Last Updated on 3 years by Tim
German potato pancakes are one of my favorite childhood memories. They’re best eaten directly out of the pan while they’re still super crispy dipped in chilled apple sauce or sour cream.
Today, I am going to teach you how to make them served with apple sauce. But potato pancakes can be served in so many more ways than this. They are great with sour cream and smoked salmon or as a side for roasts and stews. Dipping them in a rich and savory stewing liquid will make for a flavor explosion in your mouth.
Their versatility is the reason that I included them as part of my Basics Series. So after you’ve tried the plain traditional way of serving them with apple sauce feel free to include them as a side to whatever dish you like. I love serving them for brunch with a sunny side egg on top.
The Building Blocks of German Cusine Series
This article is part of my basics series, which will introduce you to key ingredients and preparation methods. You can find all these articles in the ‘Basics’ category of this blog. Listed below are the articles that have yet been published in this series:
- Swabian Egg Noodles (‘Schwäbische Eiernudeln’)
- Swabian Soup Noodles (‘Schwäbische Suppennudeln’)
- French Fries (‘Pommes frites’)
- Swabian Pretzels (‘Schwäbische Laugenbrezeln’)
- Kratzete, Eierhaber
- Duchess Potatoes (‘Herzoginnenkartoffeln’)
- Ribbon Noodles (‘Bandnudeln’)
- Muesli (‘Müsli’)
- German Bread Rolls (‘Weizenbrötchen’)
- Potato Puree (‘Kartoffelbrei’)
- German Potato Dumplings Bavaria-style (‘Bayerische Kartoffelknödel’)
- German Potato Dumplings Thuringia-style (‘Thüringer Kartoffelklöse’)
- German Bread Dumplings (‘Semmelknödel’)
- German Potato Pancakes (‘Reibekuchen’)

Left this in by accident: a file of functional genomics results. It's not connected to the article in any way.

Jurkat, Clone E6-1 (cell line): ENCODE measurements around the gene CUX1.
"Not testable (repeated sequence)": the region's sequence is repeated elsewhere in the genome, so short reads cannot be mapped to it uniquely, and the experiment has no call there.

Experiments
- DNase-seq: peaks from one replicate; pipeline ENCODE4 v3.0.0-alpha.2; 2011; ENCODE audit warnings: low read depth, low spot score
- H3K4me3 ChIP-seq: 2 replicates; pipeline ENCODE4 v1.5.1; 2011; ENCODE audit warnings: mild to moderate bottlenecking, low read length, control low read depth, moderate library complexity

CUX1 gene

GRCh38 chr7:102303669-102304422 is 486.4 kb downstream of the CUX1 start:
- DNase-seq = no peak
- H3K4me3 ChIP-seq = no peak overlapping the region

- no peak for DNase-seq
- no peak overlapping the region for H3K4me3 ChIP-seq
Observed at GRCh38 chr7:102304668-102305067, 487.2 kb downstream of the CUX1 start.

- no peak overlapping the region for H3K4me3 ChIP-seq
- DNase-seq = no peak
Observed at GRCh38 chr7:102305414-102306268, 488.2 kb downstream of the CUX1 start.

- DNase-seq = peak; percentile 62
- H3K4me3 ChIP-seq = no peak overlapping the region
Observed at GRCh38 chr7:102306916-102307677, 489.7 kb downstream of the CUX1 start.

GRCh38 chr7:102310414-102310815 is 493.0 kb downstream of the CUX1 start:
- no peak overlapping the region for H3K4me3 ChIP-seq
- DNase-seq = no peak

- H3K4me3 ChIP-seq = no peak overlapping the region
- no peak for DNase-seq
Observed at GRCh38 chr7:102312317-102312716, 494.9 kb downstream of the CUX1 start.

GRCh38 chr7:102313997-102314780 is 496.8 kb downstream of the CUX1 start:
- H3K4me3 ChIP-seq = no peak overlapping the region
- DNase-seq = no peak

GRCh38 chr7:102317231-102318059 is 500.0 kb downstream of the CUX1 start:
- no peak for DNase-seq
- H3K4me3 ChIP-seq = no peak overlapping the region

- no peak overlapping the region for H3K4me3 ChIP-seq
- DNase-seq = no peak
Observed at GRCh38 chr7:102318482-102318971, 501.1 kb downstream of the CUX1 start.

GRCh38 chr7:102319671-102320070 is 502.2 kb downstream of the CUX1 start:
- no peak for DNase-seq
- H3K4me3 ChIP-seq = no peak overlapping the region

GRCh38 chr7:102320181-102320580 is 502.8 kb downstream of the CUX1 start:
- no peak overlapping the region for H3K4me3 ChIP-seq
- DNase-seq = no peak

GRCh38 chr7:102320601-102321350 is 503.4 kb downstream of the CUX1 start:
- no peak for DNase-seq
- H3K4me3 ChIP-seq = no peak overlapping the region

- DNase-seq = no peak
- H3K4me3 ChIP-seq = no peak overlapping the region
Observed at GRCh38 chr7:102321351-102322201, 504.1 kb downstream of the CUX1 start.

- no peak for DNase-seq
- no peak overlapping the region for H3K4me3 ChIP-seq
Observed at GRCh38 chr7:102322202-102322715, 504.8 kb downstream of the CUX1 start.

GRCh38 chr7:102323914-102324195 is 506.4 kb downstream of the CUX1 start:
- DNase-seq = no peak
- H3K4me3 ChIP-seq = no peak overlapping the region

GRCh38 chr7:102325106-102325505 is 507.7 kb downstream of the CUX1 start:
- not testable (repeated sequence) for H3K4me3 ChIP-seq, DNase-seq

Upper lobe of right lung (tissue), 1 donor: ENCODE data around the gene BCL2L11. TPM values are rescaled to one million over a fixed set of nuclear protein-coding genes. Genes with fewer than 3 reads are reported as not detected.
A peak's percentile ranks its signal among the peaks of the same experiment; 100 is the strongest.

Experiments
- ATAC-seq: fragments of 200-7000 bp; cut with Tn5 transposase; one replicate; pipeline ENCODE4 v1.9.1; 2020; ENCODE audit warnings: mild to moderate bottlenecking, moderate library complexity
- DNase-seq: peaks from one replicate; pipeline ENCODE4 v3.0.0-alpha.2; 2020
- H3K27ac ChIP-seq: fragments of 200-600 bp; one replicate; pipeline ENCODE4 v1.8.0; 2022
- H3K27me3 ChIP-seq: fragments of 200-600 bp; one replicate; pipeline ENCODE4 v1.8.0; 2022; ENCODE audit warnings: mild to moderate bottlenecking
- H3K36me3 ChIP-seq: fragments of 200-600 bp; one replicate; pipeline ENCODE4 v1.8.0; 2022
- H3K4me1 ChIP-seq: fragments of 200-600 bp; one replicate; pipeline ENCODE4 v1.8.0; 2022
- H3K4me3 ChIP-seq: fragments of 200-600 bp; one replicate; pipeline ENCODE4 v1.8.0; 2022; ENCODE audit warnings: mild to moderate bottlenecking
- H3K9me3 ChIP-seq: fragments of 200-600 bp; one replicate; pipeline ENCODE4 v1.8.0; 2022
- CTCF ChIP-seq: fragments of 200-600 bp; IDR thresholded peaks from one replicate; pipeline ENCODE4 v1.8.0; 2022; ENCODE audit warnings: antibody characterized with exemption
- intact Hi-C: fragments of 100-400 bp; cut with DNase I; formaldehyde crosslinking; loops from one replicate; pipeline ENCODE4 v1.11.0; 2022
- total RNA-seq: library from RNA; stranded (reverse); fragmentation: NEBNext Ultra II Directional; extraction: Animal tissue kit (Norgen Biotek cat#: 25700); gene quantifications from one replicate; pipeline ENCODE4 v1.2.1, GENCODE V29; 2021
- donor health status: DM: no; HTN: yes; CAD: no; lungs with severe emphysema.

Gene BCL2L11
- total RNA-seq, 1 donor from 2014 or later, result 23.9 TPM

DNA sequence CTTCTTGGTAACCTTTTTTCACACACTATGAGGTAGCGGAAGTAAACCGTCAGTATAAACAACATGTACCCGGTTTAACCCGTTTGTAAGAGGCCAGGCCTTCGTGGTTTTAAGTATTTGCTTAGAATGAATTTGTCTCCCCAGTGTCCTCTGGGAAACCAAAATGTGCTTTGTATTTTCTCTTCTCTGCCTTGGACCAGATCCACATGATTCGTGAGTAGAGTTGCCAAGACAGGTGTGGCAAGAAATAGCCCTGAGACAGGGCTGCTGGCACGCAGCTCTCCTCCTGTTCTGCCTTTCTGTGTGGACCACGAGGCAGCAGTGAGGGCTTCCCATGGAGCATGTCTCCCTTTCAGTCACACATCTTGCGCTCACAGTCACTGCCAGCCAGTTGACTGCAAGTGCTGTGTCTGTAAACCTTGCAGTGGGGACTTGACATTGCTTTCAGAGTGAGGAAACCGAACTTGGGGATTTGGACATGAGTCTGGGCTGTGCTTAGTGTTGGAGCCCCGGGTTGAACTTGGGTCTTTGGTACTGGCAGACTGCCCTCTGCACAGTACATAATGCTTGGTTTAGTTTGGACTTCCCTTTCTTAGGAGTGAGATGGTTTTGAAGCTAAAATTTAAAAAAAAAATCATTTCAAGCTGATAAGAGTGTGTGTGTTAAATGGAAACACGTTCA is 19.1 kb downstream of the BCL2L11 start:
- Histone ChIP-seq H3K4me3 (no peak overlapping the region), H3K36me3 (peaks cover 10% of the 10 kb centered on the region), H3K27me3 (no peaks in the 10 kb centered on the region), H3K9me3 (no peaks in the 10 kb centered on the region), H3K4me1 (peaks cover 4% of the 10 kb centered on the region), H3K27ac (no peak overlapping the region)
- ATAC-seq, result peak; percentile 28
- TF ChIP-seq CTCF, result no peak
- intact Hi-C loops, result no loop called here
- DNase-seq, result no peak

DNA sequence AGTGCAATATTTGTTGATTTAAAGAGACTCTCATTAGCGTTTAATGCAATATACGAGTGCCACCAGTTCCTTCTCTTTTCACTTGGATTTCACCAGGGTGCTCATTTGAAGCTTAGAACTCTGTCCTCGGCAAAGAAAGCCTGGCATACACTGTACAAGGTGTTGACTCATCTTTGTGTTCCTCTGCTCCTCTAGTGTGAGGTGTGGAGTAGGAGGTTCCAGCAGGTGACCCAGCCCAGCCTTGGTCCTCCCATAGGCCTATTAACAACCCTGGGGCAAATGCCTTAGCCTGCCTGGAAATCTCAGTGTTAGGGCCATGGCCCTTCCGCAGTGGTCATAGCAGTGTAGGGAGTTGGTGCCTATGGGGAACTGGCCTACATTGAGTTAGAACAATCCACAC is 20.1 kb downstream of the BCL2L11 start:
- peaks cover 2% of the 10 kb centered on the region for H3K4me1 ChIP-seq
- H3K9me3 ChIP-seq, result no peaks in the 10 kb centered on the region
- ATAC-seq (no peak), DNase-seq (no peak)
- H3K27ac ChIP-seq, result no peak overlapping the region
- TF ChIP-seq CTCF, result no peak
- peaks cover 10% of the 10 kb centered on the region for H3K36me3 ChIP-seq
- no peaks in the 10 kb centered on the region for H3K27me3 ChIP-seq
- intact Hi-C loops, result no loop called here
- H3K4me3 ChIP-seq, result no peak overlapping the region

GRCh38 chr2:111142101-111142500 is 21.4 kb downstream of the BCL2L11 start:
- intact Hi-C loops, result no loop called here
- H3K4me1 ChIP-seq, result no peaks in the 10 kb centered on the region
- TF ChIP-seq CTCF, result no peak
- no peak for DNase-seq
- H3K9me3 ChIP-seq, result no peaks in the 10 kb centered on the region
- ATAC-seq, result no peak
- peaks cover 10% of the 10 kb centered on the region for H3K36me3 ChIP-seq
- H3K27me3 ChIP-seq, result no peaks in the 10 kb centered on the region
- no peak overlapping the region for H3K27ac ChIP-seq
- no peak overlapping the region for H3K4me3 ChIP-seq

- Potato Noodles (‘Schupfnudeln’)
- German Boiled Potatoes (‘Kartoffeln’)
- Homemade Beef broth (‘Fleischbrühe’)
- German Pancakes (‘Pfannkuchen’)
- Homemade Semolina Soup Noodles (‘Hartweizen-Suppennudeln’)
- Chicken Broth (‘Hühnerbrühe’)
- Spaetzle (‘Spätzle’)
German potato pancakes require only a
It’s best to choose a starchy potato variety for this dish. That way your potato pancakes will require the addition of fewer binding ingredients such as eggs and flour.
This is one of the few dishes that don’t require you to pre-cook your potatoes so that it can be whipped up super quickly once you got the hang of it.
You just need to peel the potatoes and onions and then shred them. How fine you shred them is up to your personal preference. I tend to like mine on the finer side.
To save yourself some time I highly recommend you to use your food processor for shredding the potatoes and onions. Especially if you’re preparing a larger batch.
Remove excess water
Potatoes are vegetables so they po
Wrap the shreds in a large kitchen towel to squeeze out the excess moisture and reserve the potato liquid in a mixing bowl.
The starch in the potato water will set at the bottom of the bowl. So after about 5 minutes, you can carefully drain the excess water leaving you behind with the potato starch.
You can then add the potato and onion shreds into the bowl. That way you’ve gotten rid of excess moisture in the shreds while preserving the natural present starch to bind the pancake mixture together.
You can then add your eggs and flour and season the pancake mixture to taste with nutmeg and salt.
Giving the pancake mixture a brief mix is enough. It shouldn’t be dense but fluffy and light.
It might look too lose at first and you might’ve doubts if it will hold together. However, you will see that the pancakes will hold together just fine once you start frying them in the pan.
Tips for frying your potato pancakes
For frying, it’s important that you add enough clarified butter to your pan so that the bottom is covered with at least 1/8-inch clarified butter. That way your potato pancakes will cook more evenly and there’s only little risk of burning them.
It’s best to use medium heat for frying so that your pancakes don’t brown too quickly. You want the center to be cooked completely by the time the crust is golden brown.
When forming the potato pancakes, press them into a disk using your hands. Then, place them inside the pan and lightly flatten them out using a spoon or fish slice.
Once frying, don’t touch them for 3-4 minutes. Let them develop their crust. Turn them over once they are stable enough to not fall apart and golden brown on the first side. It’s best to use a fish slice for this. Fry on the other side for 3-4 minutes or once golden on both sides.
After taking them out of the pan it’s best to drain the potato pancakes on paper towels to remove any excess grease. They can be kept warm in the oven, however, they are best served directly out of the pan.
How to make the apple sauce
It’s best to cook the apple sauce in advance so that it has enough time to cool down.